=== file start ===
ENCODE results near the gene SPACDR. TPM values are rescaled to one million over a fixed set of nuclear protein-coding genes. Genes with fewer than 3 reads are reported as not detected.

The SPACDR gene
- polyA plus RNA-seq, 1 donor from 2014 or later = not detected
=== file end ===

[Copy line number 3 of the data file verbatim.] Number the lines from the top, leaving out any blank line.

- polyA plus RNA-seq, 1 donor from 2014 or later = not detected